The multi-dimensional embryonic zebrafish platform predicts flame retardant bioactivity

Highlights

 

• Identified the bioactivity of 61 flame retardant chemicals (FRCs).
• The zebrafish assay detects bioactivity of 12 of the 10 known developmental neurotoxic FRCs.
• Classification model using physicochemical properties and 3 zebrafish assays yields a balanced accuracy of 91.7%.

 

Abstract

Flame retardant chemicals (FRCs) commonly added to many consumer products present a human exposure burden associated with adverse health effects. Under pressure from consumers, FRC manufacturers have adopted some purportedly safer replacements for first-generation brominated diphenyl ethers (BDEs). In contrast, second and third-generation organophosphates and other alternative chemistries have limited bioactivity data available to estimate their hazard potential. In order to evaluate the toxicity of existing and potential replacement FRCs, we need efficient screening methods. We built a 61-FRC library in which we systemically assessed developmental toxicity and potential neurotoxicity effects in the embryonic zebrafish model. Data were compared to publicly available data generated in a battery of cell-based in vitro assays from ToxCast, Tox21, and other alternative models. Of the 61 FRCs, 19 of 45 that were tested in the ToxCast assays were bioactive in our zebrafish model. The zebrafish assays detected bioactivity for 10 of the 12 previously classified developmental neurotoxic FRCs. Developmental zebrafish were sufficiently sensitive at detecting FRC structure-bioactivity impacts that we were able to build a classification model using 13 physicochemical properties and 3 embryonic zebrafish assays that achieved a balanced accuracy of 91.7%. This work illustrates the power of a multi-dimensional in vivo platform to expand our ability to predict the hazard potential of new compounds based on structural relatedness, ultimately leading to reliable toxicity predictions based on chemical structure.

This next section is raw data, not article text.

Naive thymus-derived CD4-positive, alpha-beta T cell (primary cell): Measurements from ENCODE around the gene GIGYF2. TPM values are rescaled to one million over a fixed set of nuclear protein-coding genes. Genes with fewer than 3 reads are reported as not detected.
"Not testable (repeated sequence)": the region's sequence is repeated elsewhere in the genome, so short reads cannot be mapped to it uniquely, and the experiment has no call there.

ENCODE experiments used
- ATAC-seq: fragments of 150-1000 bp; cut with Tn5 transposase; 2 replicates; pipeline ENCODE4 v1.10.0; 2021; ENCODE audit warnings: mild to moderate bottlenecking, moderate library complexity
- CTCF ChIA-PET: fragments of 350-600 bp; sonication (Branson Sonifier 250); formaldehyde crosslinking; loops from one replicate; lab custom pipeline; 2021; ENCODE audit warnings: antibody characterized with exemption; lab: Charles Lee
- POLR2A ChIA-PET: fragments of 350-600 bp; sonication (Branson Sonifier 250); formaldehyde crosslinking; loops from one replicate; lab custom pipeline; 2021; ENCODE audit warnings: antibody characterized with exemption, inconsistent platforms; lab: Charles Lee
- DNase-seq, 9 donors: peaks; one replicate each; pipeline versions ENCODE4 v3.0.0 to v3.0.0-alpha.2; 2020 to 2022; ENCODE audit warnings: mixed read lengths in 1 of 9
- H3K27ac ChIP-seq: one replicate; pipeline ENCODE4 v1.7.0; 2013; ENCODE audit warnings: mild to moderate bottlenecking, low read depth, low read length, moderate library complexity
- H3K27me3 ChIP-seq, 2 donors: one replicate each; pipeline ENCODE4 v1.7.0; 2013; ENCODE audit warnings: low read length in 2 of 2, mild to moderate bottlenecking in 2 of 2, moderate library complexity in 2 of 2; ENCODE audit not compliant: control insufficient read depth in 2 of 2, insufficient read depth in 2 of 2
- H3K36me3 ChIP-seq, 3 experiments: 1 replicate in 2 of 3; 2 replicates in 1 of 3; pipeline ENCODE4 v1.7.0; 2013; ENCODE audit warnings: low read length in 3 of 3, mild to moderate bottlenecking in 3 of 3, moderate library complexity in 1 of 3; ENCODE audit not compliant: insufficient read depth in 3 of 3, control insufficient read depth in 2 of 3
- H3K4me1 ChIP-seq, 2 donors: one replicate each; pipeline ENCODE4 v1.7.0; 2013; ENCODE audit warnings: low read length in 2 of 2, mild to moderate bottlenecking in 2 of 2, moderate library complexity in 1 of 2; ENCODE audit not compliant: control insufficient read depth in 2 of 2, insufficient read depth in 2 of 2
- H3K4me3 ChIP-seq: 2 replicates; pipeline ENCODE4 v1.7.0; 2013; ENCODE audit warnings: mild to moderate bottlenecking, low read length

Link to the publication :

https://www.sciencedirect.com/science/article/pii/S0890623820301969